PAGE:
Lecture focuses on changes in news mediaFrank Rich, a newly appointed associate editor for the New York Times, will speak on "The 24/7 Media Culture" at 7 p.m. today at the University of Hawaii-Manoa Campus Center Ballroom.
The lecture is free and open to the public.
Rich will discuss how the American media have changed dramatically over the past decade beginning with the first Gulf War. He will also discuss other news broadcast stations that followed the 24-hour, seven-day cycle such as CNBC and MSNBC, the acceptance of the Internet and changes in the way news is gathered and presented.
Travel industry school opens new tech facilityThe University of Hawaii-Manoa School of Travel Industry Management is opening a state-of-the-art technology learning facility which will connect students and faculty to the world and provide for distance learning programs.
The school will hold a grand opening from 2 to 4 p.m. Friday of the Gee Technology Learning Center, named for Dean Emeritus Chuck Yim Gee, who led the school from 1968 to 1976.
The center is equipped with an executive videoconferencing suite, a multimedia computer-learning laboratory and a multipurpose computer room and laboratory.
The facility will allow students and faculty to access experts around the world via the videoconferencing suite, and in turn, the UH TIM faculty can share its expertise with other institutions.
It will provide a resource in travel industry education, enabling the school to use programs on and off campus through distance learning.
Discussion addresses art foundation's planThe State Foundation on Culture and the Arts has scheduled a series of "talk story" sessions to discuss its strategic plan for the next five years.
The plan will serve as a guide for the foundation's direction for fiscal years 2003 to 2007.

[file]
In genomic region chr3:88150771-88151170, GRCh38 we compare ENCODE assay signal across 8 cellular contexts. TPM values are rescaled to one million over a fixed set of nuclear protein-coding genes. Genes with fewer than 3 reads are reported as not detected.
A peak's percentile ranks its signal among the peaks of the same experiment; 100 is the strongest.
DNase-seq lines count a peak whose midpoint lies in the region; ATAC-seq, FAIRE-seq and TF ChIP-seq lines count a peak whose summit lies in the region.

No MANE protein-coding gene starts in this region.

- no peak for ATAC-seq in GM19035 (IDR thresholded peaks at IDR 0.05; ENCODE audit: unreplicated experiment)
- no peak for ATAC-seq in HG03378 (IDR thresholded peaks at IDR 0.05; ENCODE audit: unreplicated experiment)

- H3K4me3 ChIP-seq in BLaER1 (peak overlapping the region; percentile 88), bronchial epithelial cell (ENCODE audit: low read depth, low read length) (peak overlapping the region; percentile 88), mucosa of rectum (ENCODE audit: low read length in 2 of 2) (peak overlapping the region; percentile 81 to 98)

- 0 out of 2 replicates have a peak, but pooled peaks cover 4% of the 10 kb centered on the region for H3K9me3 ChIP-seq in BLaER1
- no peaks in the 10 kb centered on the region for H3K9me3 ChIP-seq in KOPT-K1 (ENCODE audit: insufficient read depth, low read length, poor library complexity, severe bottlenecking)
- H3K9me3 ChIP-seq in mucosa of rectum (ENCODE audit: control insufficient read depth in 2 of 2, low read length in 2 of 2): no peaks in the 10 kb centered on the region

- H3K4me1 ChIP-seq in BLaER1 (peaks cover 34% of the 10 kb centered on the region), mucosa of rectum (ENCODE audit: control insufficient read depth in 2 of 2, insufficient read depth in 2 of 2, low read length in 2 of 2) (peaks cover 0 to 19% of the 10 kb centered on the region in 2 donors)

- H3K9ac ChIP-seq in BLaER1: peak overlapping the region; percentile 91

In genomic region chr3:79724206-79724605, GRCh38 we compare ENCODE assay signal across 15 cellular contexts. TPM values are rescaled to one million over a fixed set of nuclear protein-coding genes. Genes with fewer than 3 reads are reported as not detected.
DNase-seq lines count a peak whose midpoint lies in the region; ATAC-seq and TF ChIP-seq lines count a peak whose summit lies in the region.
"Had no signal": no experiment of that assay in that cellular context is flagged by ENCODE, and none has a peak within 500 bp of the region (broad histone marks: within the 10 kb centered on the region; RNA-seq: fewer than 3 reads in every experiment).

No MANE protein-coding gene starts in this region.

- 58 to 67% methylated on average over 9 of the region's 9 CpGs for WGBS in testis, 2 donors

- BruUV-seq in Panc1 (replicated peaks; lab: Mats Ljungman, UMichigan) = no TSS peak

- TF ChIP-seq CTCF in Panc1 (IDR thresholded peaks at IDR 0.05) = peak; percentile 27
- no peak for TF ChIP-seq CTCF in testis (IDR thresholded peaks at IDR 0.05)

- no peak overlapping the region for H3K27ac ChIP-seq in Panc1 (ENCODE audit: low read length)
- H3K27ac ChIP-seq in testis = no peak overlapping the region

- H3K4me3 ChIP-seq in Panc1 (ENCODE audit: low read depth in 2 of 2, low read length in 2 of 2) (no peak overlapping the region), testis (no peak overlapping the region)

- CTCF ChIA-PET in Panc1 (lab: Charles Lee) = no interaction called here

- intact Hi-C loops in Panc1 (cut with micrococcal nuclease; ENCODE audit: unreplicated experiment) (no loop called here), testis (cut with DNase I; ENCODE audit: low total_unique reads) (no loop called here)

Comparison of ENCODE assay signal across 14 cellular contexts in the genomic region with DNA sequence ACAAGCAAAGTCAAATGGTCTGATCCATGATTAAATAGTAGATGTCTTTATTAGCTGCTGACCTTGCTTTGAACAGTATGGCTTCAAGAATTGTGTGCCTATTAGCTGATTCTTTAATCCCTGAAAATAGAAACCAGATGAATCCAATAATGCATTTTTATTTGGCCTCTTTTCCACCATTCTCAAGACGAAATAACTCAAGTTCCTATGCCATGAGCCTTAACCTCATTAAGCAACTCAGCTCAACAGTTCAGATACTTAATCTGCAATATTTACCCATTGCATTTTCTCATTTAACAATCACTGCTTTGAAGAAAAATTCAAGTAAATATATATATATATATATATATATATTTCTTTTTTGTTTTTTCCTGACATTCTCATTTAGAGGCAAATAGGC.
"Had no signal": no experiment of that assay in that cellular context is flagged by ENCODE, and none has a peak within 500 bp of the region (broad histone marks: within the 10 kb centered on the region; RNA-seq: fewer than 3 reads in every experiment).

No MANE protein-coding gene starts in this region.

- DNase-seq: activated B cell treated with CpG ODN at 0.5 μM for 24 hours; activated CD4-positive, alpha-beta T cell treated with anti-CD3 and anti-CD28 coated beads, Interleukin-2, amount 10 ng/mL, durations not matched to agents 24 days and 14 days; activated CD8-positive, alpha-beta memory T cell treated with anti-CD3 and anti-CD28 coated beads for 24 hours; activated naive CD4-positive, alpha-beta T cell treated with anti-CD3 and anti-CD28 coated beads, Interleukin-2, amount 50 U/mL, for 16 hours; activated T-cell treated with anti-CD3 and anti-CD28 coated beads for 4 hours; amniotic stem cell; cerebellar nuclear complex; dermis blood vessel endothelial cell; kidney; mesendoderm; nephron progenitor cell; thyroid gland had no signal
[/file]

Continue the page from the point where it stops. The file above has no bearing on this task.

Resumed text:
Oahu meetings are scheduled for:
>> Today, Windward Community College, Akoakoa Room 107-109.Reservations are requested but not required. Call 523-8688 or e-mail email@example.com.
>> Tomorrow, Honolulu Academy of Arts, Linekona Art Center.
>> Thursday, Campbell Building, Laulima Room, Kapolei.
For those unable to attend but who would like to make suggestions, call or e-mail for a kit.
Those interested are encouraged to take a two-page survey for written comments on the plan.
Visit www.hawaii.gov/sfca to download the survey and receive information about the foundation.
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[ TAKING NOTICE ]
>> Hawaii Covering Kids, a project of the Hawaii Primary Care Association promoting children's health insurance, has received contributions to match its four-year $700,000 grant from the Robert Wood Johnson Foundation.
>> The Hawaii Community Foundation donated $50,000 from its Robert Emens Black Fund for media outreach activities targeting adolescents and immigrants, and to develop an electronic application for Med-QUEST applicants.
HMSA Foundation gave $54,000 to complete statewide data research and for Kahuku and Kauai Local Project outreach workers. The Samuel N. and Mary Castle Foundation contributed $24,500 from its Henry & Dorothy Castle Fund for community workshops for personnel serving young children.